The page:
We will consider the responses to the consultation carefully but, whatever happens, I urge the small minority of NHS staff who have not yet been jabbed to consider getting vaccinated – for their own health as well as those around them.
The government recently consulted on making COVID-19 vaccination mandatory for staff working the adult social care sector. To protect care home residents, workers will now need to be double jabbed as a condition of deployment in CQC-regulated care homes in England by 11 November, unless exempt.
The Scientific Advisory Group for Emergencies (SAGE) Social Care Working Group has also advised there is a strong scientific case to have similar approaches to vaccination offers and support in NHS inpatient settings as there will be in care homes, given the similarly close and overlapping networks between residents or patients and workers of all kinds in both.
The COVID-19 vaccine has already had a significant impact on reducing hospitalisations and deaths, with Public Health England estimating that over 112,000 lives have been saved so far.
The Joint Committee of Vaccination and Immunisation (JCVI) has advised this winter will be the first in the UK when SARS-CoV-2 is expected to co-circulate alongside other respiratory viruses such as flu. This could significantly contribute to the NHS’s winter pressures, with more vulnerable people expected to be admitted into hospital over the coming months.
The consultation will seek views on the proposals, its scope, and any potential impact it could have on staffing and safety such as reducing staff sickness absence. Findings will then help inform decision-making around how the change could be implemented and who could be exempt – if a decision is taken to introduce this requirement. Staff, healthcare providers, stakeholders, patients and their families are being urged to take part to have their views heard, with a final decision expected this winter.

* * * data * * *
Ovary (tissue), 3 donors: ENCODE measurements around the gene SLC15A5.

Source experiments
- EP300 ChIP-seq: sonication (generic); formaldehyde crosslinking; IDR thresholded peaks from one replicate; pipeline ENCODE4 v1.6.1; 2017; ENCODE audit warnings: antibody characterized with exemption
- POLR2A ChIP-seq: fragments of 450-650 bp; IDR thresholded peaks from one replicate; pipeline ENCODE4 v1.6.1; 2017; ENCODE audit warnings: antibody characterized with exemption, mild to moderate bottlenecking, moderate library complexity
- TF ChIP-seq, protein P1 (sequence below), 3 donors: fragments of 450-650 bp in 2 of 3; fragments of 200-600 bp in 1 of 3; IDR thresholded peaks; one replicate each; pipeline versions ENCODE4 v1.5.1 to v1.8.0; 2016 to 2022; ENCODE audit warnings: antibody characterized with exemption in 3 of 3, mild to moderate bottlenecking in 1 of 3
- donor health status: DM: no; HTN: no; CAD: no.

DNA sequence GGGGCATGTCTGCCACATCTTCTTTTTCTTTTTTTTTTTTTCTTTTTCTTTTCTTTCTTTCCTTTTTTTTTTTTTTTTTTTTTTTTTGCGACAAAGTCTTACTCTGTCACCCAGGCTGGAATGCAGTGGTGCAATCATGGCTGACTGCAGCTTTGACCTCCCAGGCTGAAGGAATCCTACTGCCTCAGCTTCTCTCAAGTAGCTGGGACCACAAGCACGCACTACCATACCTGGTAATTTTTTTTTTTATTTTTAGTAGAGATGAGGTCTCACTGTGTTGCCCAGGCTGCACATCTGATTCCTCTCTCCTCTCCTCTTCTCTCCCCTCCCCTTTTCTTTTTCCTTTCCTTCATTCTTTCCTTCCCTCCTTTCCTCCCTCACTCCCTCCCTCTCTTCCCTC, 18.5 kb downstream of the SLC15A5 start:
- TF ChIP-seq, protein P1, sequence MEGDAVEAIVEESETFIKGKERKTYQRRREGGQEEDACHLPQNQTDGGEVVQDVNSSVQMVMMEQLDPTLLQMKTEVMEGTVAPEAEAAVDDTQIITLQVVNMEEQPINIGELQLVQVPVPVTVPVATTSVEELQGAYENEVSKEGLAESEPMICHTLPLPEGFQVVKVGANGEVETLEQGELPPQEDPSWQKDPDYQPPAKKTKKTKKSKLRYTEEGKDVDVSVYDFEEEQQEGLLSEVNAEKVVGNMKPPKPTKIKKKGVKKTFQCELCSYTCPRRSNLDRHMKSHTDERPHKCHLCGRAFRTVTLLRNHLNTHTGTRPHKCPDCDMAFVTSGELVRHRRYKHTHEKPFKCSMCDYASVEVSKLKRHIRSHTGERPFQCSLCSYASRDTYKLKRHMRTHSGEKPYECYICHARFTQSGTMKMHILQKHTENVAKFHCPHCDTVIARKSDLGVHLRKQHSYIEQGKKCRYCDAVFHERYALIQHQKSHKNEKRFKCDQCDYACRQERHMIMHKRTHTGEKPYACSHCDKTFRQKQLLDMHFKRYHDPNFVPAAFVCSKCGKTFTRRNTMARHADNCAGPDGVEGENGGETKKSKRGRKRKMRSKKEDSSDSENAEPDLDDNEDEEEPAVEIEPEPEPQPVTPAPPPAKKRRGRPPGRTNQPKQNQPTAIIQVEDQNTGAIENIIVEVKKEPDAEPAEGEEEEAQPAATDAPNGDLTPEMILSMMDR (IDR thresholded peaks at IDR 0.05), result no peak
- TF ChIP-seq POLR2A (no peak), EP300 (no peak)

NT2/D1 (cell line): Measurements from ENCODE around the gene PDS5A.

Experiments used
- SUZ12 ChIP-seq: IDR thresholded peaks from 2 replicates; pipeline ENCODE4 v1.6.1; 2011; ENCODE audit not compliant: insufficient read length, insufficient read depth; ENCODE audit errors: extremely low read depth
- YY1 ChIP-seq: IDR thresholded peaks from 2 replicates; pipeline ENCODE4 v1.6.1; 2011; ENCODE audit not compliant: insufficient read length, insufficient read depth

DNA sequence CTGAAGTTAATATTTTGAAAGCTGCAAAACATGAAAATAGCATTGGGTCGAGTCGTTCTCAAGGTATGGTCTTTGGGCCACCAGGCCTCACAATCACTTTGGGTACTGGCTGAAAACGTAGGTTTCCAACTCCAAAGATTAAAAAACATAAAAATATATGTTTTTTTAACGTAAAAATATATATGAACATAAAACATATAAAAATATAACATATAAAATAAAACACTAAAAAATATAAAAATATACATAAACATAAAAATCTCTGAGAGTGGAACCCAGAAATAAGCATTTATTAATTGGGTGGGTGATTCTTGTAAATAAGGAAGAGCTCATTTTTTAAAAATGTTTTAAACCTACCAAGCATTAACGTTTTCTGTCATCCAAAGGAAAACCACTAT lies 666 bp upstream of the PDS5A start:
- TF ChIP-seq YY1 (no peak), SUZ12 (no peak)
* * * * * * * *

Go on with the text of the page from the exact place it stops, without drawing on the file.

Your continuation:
Since the COVID-19 vaccination rollout began in December 2020, the Department of Health and Social Care has partnered with NHS England to make vaccines as accessible as possible for health and social care workers. NHS England continues put on hundreds of COVID-19 vaccination centres across the country to make vaccinations as easy as possible, and has been providing information at every turn to address concerns staff may have on vaccine safety and efficacy for different groups.
For example, extensive real-world data showing vaccines are safe and highly effective for vulnerable groups, including pregnant women – a group we know can have some hesitancy around getting the vaccine. However, research shows pregnant women are more likely to become seriously ill from COVID-19 and 98% of those in hospital due to COVID-19 are unvaccinated – while no pregnant woman who has had two doses of the vaccine has ever been hospitalised from COVID-19 in the UK.
Every year NHS organisations are expected make sure staff can also easily access the flu vaccine, and encourage staff to get vaccinated, for example by opening easy access drop in clinics on hospital sites, or offering 24-hour mobile vaccinations.
We continue to do all we can to protect NHS patients and prevent hospital transmission. As part of the £5.4 billion package announced on Monday to support the NHS over the next six months, £2.8 billion will cover costs for enhanced infection control measures to keep staff and patients safe from the virus.